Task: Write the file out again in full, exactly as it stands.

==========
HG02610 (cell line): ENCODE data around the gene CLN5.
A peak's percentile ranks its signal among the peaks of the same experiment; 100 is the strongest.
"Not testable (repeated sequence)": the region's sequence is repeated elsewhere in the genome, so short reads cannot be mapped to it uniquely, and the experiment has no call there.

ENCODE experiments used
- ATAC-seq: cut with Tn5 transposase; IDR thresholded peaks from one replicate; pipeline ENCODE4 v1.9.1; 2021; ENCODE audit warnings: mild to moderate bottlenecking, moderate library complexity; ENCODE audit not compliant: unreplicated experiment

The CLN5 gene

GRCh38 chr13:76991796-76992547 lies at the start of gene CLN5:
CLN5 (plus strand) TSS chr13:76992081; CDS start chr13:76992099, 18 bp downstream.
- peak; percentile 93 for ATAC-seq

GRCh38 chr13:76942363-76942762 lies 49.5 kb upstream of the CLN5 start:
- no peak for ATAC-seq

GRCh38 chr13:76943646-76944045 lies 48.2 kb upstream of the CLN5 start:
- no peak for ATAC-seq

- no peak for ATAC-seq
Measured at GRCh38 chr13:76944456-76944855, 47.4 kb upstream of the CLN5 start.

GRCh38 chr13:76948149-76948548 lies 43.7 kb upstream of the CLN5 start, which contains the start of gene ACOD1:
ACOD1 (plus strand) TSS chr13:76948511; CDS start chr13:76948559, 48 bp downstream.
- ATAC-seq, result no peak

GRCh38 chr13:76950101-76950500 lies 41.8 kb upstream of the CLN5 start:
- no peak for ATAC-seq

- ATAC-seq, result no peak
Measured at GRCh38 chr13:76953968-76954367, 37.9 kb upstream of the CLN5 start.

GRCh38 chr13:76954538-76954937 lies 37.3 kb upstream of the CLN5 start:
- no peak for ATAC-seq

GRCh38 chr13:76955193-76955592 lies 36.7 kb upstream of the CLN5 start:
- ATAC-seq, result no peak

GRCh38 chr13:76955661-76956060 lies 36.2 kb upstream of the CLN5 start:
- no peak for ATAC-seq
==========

HG02610 (cell line): ENCODE data around the gene CLN5.
A peak's percentile ranks its signal among the peaks of the same experiment; 100 is the strongest.
"Not testable (repeated sequence)": the region's sequence is repeated elsewhere in the genome, so short reads cannot be mapped to it uniquely, and the experiment has no call there.

ENCODE experiments used
- ATAC-seq: cut with Tn5 transposase; IDR thresholded peaks from one replicate; pipeline ENCODE4 v1.9.1; 2021; ENCODE audit warnings: mild to moderate bottlenecking, moderate library complexity; ENCODE audit not compliant: unreplicated experiment

The CLN5 gene

GRCh38 chr13:76991796-76992547 lies at the start of gene CLN5:
CLN5 (plus strand) TSS chr13:76992081; CDS start chr13:76992099, 18 bp downstream.
- peak; percentile 93 for ATAC-seq

GRCh38 chr13:76942363-76942762 lies 49.5 kb upstream of the CLN5 start:
- no peak for ATAC-seq

GRCh38 chr13:76943646-76944045 lies 48.2 kb upstream of the CLN5 start:
- no peak for ATAC-seq

- no peak for ATAC-seq
Measured at GRCh38 chr13:76944456-76944855, 47.4 kb upstream of the CLN5 start.

GRCh38 chr13:76948149-76948548 lies 43.7 kb upstream of the CLN5 start, which contains the start of gene ACOD1:
ACOD1 (plus strand) TSS chr13:76948511; CDS start chr13:76948559, 48 bp downstream.
- ATAC-seq, result no peak

GRCh38 chr13:76950101-76950500 lies 41.8 kb upstream of the CLN5 start:
- no peak for ATAC-seq

- ATAC-seq, result no peak
Measured at GRCh38 chr13:76953968-76954367, 37.9 kb upstream of the CLN5 start.

GRCh38 chr13:76954538-76954937 lies 37.3 kb upstream of the CLN5 start:
- no peak for ATAC-seq

GRCh38 chr13:76955193-76955592 lies 36.7 kb upstream of the CLN5 start:
- ATAC-seq, result no peak

GRCh38 chr13:76955661-76956060 lies 36.2 kb upstream of the CLN5 start:
- no peak for ATAC-seq